Wednesday, March 30, 2011

J. Edgar Hoover, Clint Eastwood, Leo DiCaprio and . . . Arlington?

A little bird (thanks CH) told us that the forthcoming Clint Eastwood directed bio-pic of J. Edgar Hoover, starring Leonardo DiCaprio, was out filming in little ol' Arlington today (up near Marymount U.) So what we're wondering is "why Arlington?" Did the reputedly gay Hoover have his secret liaisons here? Or perhaps he had a source in the American Nazi party HQ here in Arlington (in the building that now houses Java Shack)? Or maybe they just needed a boring 1950's style home?

Sunday, March 27, 2011

Incredible Tsunami Video Hints At Power of Hudson River Hurricane Storm Surge

Some of the most powerful scenes in the Curmudgeon's fictional book, Landstrike, depict a 20-25 foot storm surge from a category 4 hurricane raging up the Hudson River and into Manhattan.

A newly released Japanese video from the recent tsunami amply demonstrates how this might unfold. This video is shot from the side of a river that is suddenly swollen by the tsunami's massive surge, similar to what would happen with a major hurricane sending a storm surge into a river.

You will see the river quickly rising about 20 feet and cascading over its banks into the hapless Japanese town, sweeping cars and trucks away and demolishing buildings in seconds. One can easily imagine the awful effects of a similar surge up the Hudson River as it washes into NYC with massive force.

Also note, in part of the video, the large boat in the upper portion, straining at its moorings, then breaking free and adding to the carnage as it rides the wave into the town. This reminded us of the scene in Landstrike when the Norwegian cruise ship bursts free of its moorings and crashes into the Jacob Javits Center. This is an amazing video--it's hard to believe whoever shot it was brave enough to stand and keep filming while this destruction occurred!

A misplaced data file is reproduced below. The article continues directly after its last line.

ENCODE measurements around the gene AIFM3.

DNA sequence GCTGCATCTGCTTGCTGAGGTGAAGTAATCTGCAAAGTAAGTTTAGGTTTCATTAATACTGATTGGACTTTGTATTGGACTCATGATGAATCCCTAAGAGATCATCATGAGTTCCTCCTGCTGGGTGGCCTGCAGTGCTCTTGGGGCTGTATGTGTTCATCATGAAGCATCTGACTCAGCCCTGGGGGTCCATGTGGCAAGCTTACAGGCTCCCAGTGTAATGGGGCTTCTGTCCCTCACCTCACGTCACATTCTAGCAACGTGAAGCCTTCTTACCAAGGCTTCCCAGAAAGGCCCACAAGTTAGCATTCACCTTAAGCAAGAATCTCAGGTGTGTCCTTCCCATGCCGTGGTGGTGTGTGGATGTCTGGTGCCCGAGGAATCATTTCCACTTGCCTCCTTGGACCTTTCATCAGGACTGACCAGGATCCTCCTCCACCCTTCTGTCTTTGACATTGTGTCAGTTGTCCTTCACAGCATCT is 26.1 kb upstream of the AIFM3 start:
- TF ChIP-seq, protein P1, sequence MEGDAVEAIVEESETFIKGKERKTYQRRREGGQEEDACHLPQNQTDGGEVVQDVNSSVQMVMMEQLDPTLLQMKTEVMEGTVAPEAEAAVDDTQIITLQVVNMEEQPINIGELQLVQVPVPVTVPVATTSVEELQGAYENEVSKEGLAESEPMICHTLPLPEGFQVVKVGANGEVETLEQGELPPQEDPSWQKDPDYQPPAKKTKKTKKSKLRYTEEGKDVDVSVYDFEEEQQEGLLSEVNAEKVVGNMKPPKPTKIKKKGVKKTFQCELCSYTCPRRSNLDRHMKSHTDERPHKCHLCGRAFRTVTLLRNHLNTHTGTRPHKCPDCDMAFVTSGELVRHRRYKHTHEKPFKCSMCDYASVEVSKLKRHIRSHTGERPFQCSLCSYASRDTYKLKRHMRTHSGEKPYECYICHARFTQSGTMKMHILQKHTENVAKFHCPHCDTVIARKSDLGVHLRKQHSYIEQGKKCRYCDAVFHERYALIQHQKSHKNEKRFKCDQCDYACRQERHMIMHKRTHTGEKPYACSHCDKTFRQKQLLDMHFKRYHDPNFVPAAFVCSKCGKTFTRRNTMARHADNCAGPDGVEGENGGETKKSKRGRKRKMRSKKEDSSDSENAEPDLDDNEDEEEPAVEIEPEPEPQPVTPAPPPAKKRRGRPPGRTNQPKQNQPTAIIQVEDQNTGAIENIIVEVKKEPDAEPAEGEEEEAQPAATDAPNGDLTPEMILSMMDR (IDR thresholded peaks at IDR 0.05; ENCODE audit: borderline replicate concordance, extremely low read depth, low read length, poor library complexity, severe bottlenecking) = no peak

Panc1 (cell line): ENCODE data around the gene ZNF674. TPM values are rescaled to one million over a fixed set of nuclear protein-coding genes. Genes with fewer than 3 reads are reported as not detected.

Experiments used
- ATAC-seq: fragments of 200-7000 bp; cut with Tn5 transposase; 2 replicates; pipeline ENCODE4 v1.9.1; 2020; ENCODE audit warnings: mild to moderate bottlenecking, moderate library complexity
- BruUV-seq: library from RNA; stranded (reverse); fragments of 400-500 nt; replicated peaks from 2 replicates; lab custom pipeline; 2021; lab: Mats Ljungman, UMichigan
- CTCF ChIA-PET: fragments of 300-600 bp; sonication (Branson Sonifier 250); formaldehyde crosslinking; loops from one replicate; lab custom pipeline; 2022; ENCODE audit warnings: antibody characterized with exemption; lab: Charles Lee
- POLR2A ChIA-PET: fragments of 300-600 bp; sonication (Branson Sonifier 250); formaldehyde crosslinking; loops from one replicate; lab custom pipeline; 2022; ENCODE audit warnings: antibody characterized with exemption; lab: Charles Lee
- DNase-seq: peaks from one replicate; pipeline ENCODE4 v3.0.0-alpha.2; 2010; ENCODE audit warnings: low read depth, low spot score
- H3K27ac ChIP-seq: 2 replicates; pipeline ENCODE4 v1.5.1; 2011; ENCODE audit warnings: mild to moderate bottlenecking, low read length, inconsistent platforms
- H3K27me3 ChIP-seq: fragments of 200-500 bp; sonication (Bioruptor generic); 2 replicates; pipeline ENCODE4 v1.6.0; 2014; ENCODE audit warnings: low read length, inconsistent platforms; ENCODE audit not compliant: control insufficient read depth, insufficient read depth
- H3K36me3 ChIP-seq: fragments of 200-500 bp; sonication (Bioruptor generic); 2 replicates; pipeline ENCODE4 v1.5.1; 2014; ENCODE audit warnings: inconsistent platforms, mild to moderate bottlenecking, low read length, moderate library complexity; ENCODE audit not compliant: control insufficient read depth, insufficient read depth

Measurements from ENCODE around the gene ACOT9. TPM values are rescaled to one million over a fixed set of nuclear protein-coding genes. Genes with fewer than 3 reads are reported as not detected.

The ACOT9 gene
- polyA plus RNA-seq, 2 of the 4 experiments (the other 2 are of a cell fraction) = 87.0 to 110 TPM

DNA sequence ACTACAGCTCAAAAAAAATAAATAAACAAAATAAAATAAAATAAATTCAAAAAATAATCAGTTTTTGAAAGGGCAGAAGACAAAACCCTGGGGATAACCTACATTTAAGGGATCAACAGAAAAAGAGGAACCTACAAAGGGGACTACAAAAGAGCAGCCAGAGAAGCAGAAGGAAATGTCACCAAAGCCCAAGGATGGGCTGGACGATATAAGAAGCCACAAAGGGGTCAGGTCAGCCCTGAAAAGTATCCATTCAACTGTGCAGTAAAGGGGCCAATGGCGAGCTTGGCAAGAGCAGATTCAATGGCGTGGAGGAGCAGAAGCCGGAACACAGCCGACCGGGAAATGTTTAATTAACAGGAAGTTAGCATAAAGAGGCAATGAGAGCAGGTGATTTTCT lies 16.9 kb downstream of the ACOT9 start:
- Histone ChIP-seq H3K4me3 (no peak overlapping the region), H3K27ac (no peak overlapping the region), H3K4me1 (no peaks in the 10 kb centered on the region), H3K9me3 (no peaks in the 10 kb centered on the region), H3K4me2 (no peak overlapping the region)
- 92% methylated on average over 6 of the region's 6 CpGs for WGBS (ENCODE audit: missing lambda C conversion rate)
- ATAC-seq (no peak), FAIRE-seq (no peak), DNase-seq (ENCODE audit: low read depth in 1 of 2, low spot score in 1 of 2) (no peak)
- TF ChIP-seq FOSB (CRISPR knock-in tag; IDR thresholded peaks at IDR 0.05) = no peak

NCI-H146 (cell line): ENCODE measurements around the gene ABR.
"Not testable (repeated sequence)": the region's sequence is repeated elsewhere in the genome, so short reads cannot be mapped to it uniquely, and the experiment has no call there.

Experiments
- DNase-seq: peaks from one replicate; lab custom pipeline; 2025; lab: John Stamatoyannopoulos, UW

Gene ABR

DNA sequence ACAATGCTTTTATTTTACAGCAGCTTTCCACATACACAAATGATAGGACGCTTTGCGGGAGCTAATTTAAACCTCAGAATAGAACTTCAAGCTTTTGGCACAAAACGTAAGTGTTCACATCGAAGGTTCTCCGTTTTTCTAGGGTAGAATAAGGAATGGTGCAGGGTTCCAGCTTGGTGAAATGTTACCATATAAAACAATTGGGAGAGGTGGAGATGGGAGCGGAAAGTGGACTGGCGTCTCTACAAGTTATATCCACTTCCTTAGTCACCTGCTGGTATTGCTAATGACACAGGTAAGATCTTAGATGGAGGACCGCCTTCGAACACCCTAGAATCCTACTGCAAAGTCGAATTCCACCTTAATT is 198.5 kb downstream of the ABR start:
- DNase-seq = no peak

The Importance of Tax Fairness in Virginia

Today's Washington Post has a terrific op-ed piece co-written by Virginia state representatives David Toscano (a Democrat) and R. Lee Ware (a Republican). In "Shining Some Sunlight on $200 Million In Virginia Tax Breaks," they note that "[w]ith every tax credit that is adopted, a policy decision is made about the appropriate use of public resources." The coal industry alone has an estimated $100 million in tax credits. Simply eliminating that tax preference could result in a reduction of the corporate tax rate from 6% to 5.25%, or provide a refund of $15 a year to every Virginia taxpayer. When legislators (this goes for Congress, too) talk about taxes being "too high," the answer is not always spending. A significant issue is the inequities in the tax code that favor one taxpayer over another. Why, for example, should a coal mine operator in effect pay lower taxes in Virginia than the mom and pop owners of the local Subway sandwich business? Is it only because the mine operators wield greater political clout? [Yes.] The authors suggest that, at a minimum, all such tax credits should come with an expiration date. There may, in fact, be a compelling policy (not political) reason for a tax credit, but the legislature should be forced to reconsider periodically the continued existence of that rationale. We'll just note that the problem is far greater at the federal level. Tax rates could be lowered significantly if all the preferences, credits and loopholes in the current tax code were eliminated or closed, without reducing spending on critical program.

Friday, March 25, 2011

McDonnell Vetoes Physical Education Bill--Follow-up Needed

In a recent post, we questioned the wisdom of a bill passed by the Viriginia legislature to expand the physical education requirements for elementary school children in the Commonwealth.

Governor McDonnell has now vetoed the bill, no doubt because he regularly reads and agrees with the Curmudgeon. (Or perhaps due to furious lobbying from school districts and local governments.)

We agree with the Governor's decision--the bill amounted to a very expensive unfunded mandate from Richmond.

That should not be the end of the matter, however. We would hope that the Governor would either ask the State Board of Education to study the issue, or appoint a commission to do the same. Many of Virginia's school children DO need more physical activity (although obesity is not, fundamentally, an issue of inactivity--it is primarily an issue of over-large serving portions that result in people eating too much food).